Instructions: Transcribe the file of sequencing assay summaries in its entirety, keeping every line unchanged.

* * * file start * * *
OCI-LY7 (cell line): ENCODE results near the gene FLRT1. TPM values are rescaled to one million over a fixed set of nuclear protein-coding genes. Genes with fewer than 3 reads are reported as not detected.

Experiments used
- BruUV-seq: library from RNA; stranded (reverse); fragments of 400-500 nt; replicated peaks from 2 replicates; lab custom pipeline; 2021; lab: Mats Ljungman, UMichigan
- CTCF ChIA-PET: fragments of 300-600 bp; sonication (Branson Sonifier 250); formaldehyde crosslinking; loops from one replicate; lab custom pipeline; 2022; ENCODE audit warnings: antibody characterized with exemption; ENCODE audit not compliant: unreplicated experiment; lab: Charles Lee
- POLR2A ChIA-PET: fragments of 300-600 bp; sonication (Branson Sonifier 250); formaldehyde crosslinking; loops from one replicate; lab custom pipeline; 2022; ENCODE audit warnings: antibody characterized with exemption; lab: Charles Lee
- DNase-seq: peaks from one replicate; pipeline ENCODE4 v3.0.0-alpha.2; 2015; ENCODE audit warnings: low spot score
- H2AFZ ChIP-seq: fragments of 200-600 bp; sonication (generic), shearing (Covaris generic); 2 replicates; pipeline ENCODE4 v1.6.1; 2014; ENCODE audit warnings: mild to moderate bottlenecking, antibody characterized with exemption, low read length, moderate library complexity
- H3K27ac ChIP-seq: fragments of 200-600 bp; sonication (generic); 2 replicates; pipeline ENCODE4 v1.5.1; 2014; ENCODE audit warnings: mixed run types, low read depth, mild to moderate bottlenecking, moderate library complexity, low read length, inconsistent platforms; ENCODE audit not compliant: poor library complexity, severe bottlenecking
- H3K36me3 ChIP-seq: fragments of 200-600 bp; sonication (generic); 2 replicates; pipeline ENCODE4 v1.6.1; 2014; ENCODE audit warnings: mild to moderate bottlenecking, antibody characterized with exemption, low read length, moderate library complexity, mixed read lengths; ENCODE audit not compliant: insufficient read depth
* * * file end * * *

OCI-LY7 (cell line): ENCODE results near the gene FLRT1. TPM values are rescaled to one million over a fixed set of nuclear protein-coding genes. Genes with fewer than 3 reads are reported as not detected.

Experiments used
- BruUV-seq: library from RNA; stranded (reverse); fragments of 400-500 nt; replicated peaks from 2 replicates; lab custom pipeline; 2021; lab: Mats Ljungman, UMichigan
- CTCF ChIA-PET: fragments of 300-600 bp; sonication (Branson Sonifier 250); formaldehyde crosslinking; loops from one replicate; lab custom pipeline; 2022; ENCODE audit warnings: antibody characterized with exemption; ENCODE audit not compliant: unreplicated experiment; lab: Charles Lee
- POLR2A ChIA-PET: fragments of 300-600 bp; sonication (Branson Sonifier 250); formaldehyde crosslinking; loops from one replicate; lab custom pipeline; 2022; ENCODE audit warnings: antibody characterized with exemption; lab: Charles Lee
- DNase-seq: peaks from one replicate; pipeline ENCODE4 v3.0.0-alpha.2; 2015; ENCODE audit warnings: low spot score
- H2AFZ ChIP-seq: fragments of 200-600 bp; sonication (generic), shearing (Covaris generic); 2 replicates; pipeline ENCODE4 v1.6.1; 2014; ENCODE audit warnings: mild to moderate bottlenecking, antibody characterized with exemption, low read length, moderate library complexity
- H3K27ac ChIP-seq: fragments of 200-600 bp; sonication (generic); 2 replicates; pipeline ENCODE4 v1.5.1; 2014; ENCODE audit warnings: mixed run types, low read depth, mild to moderate bottlenecking, moderate library complexity, low read length, inconsistent platforms; ENCODE audit not compliant: poor library complexity, severe bottlenecking
- H3K36me3 ChIP-seq: fragments of 200-600 bp; sonication (generic); 2 replicates; pipeline ENCODE4 v1.6.1; 2014; ENCODE audit warnings: mild to moderate bottlenecking, antibody characterized with exemption, low read length, moderate library complexity, mixed read lengths; ENCODE audit not compliant: insufficient read depth